The low production of cereals and legumes among small-scale farmers in Kenya attributed to declining soil fertility and poor agronomic practices has led to renewed interest to review existing crop improvement technologies. Such technologies if applied appropriately can lead to crop yield improvement. The study was conducted among members of three farmer associations: MFAGRO (Vihiga), BUSSFFO (Bungoma) and AFDEP (Teso) in western Kenya, during the short rain season (SRS) and long rain season (LRS) of the year 2011 and 2012 respectively. The experiment aimed at studying factors affecting technology uptake among small-scale farmers. It also evaluated effect of fortified organic manure on leaf yield of cowpea grown under different cropping systems. The experimental design was split-split plot in a Randomized Complete Block Design (RCBD) with three replications per cropping zone (site). Two levels of organic manure: 0 t ha-1 and 5 t ha-1 (season one): 0 t ha -1 and 2.5 t ha -1 (season two) were randomized in the main plots. Three cropping systems: monocrop, conventional and Managing Beneficial Interaction in Legume Intercrops (MBILI) in the sub plots while two cowpea (Ken kunde, and Black eye) and two maize (Hybrid 513 and WS 303) varieties in the sub- sub plots. Topsoil (0-15 cm depth) was sampled and analysed for physical and chemical properties (pH, N, OC and P) before planting and after harvesting. Similarly, pH, N, and P of the organic manure were also analysed before fortification. Results showed that leaves of Ken kunde grown with fortified manure were vigorous and had a significantly high (p < 0.001) leaf yield across all sites. Fortification of manure increased the levels of phosphorus and nitrogen available to the cowpea crop hence promoting growth of longer shoots, numerous, and larger leaves resulting in high leaf yield. Teso recorded (2.3 t ha-1), Bungoma (1.9 t ha-1) and Vihiga (1.8 t ha-1) of total leaf yield. The least leaf yield (0.1 t ha-1) was recorded in Black eye variety grown without manure in Vihiga. A significant difference (p < 0.01) in leaf yield was also observed in cowpea grown under different cropping systems. Ken-kunde grown in monocrop system recorded 1.9 t ha- (Teso), 1.3 t ha-1 (Vihiga) and 1.5 t ha-1 (Bungoma). Ken-kunde grown in MBILI system recorded 1.7 t ha- (Teso), 1.0 t ha-1 (Vihiga) and 1.2 t ha-1 (Bungoma).Same variety in conventional system recorded 0.9 t/ha (Teso), 0.7 t ha-1 (Vihiga) and 0.8 t ha-1 (Bungoma). Though Ken-kunde performed better while grown with fortified manure in monocrop system due to reduced competition, growing it with fortified manure in MBILI system was most appropriate to the small-scale farmer, because of farm size limitations and economies of scale associated with intercropping. The combination was recommended to farmers for adoption with an aim at improving cowpea leaf yield and associated income . The results also revealed that some of the factors that influenced adoption of technology and its intensity among small scale farmers included, site (county) where the farmer resided, know-how on value addition, knowledge on the technology, availability of inputs, age of household head and membership to a farmer association. It was also noted that ability of such farmers to identify farming related problems and solutions required strengthening through capacity building. The community action research approach was therefore effectively used to engage farmers through all the project phases thus increased their level of project ownership, technology adoption, adaptation and dissemination.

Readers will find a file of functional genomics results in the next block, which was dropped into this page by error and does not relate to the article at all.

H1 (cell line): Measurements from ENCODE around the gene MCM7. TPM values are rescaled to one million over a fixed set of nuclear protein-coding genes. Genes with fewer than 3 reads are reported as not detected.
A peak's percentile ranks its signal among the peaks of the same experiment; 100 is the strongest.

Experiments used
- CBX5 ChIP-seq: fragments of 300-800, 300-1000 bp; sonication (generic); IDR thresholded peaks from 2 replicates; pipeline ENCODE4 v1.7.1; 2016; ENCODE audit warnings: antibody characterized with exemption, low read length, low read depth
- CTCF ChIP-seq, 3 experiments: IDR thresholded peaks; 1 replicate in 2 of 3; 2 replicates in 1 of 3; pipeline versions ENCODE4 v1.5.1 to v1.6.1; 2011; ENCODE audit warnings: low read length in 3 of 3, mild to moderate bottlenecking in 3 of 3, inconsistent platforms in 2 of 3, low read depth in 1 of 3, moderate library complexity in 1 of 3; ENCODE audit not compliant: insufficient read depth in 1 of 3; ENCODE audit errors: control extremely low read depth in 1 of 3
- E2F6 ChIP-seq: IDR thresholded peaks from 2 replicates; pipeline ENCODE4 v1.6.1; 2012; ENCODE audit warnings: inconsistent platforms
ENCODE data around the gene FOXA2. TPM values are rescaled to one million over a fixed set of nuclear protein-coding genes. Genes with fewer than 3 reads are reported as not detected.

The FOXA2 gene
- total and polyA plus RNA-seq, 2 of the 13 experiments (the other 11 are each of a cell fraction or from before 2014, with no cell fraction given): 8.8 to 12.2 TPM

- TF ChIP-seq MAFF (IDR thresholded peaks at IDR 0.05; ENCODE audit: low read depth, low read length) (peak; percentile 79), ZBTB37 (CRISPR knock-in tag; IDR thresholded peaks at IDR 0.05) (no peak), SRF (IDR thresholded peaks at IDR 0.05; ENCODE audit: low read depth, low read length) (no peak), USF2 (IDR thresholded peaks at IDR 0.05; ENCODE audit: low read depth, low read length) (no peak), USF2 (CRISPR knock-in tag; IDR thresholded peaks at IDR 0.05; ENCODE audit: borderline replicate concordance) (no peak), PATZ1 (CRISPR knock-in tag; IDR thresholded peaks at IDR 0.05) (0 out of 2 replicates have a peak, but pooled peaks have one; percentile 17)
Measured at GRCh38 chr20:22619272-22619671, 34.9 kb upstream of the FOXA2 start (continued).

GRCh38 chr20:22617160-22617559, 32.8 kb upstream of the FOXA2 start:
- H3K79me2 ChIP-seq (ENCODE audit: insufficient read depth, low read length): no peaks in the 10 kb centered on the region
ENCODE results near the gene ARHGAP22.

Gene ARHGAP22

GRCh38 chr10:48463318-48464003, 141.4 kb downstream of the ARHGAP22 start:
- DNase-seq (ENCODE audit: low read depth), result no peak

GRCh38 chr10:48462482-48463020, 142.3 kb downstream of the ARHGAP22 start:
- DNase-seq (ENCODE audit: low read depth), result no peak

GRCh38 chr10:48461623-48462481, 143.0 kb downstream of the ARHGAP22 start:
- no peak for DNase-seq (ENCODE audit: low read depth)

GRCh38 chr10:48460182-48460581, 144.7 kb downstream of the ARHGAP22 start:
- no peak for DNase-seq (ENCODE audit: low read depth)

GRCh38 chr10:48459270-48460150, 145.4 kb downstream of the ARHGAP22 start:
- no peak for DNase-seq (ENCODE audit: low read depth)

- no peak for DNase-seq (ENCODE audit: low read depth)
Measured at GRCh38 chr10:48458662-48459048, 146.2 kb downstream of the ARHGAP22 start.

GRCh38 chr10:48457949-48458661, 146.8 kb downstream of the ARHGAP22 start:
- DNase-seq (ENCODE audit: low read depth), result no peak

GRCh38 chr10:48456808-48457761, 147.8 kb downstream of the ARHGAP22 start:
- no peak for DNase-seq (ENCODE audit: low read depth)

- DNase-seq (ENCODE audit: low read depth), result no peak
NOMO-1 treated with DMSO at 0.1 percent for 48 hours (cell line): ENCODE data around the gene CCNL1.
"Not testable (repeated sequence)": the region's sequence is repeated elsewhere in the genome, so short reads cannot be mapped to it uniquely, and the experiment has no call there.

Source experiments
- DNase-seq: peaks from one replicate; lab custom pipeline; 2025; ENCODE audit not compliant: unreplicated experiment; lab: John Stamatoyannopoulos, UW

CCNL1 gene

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RUFORUM Theses and Dissertations
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